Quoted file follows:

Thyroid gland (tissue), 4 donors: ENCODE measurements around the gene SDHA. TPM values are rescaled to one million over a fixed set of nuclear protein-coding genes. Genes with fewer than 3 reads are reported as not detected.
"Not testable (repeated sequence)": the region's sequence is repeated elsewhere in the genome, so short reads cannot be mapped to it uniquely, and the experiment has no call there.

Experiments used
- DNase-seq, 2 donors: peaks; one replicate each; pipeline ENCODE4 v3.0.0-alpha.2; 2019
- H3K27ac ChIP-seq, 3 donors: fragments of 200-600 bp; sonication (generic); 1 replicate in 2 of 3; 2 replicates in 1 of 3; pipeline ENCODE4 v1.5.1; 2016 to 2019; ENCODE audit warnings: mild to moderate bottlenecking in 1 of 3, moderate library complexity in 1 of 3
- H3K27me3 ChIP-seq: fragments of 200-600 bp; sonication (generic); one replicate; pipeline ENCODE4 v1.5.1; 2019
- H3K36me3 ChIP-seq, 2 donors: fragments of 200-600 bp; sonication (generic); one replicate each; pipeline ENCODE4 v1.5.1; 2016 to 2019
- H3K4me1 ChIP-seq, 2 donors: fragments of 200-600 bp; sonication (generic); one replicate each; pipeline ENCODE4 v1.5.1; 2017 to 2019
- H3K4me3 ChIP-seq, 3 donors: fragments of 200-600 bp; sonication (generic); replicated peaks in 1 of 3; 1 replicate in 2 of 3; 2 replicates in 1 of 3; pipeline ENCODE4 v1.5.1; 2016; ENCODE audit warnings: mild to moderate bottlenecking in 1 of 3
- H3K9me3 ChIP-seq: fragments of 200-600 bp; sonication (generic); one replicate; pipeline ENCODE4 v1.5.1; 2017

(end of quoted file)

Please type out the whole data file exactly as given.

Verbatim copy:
Thyroid gland (tissue), 4 donors: ENCODE measurements around the gene SDHA. TPM values are rescaled to one million over a fixed set of nuclear protein-coding genes. Genes with fewer than 3 reads are reported as not detected.
"Not testable (repeated sequence)": the region's sequence is repeated elsewhere in the genome, so short reads cannot be mapped to it uniquely, and the experiment has no call there.

Experiments used
- DNase-seq, 2 donors: peaks; one replicate each; pipeline ENCODE4 v3.0.0-alpha.2; 2019
- H3K27ac ChIP-seq, 3 donors: fragments of 200-600 bp; sonication (generic); 1 replicate in 2 of 3; 2 replicates in 1 of 3; pipeline ENCODE4 v1.5.1; 2016 to 2019; ENCODE audit warnings: mild to moderate bottlenecking in 1 of 3, moderate library complexity in 1 of 3
- H3K27me3 ChIP-seq: fragments of 200-600 bp; sonication (generic); one replicate; pipeline ENCODE4 v1.5.1; 2019
- H3K36me3 ChIP-seq, 2 donors: fragments of 200-600 bp; sonication (generic); one replicate each; pipeline ENCODE4 v1.5.1; 2016 to 2019
- H3K4me1 ChIP-seq, 2 donors: fragments of 200-600 bp; sonication (generic); one replicate each; pipeline ENCODE4 v1.5.1; 2017 to 2019
- H3K4me3 ChIP-seq, 3 donors: fragments of 200-600 bp; sonication (generic); replicated peaks in 1 of 3; 1 replicate in 2 of 3; 2 replicates in 1 of 3; pipeline ENCODE4 v1.5.1; 2016; ENCODE audit warnings: mild to moderate bottlenecking in 1 of 3
- H3K9me3 ChIP-seq: fragments of 200-600 bp; sonication (generic); one replicate; pipeline ENCODE4 v1.5.1; 2017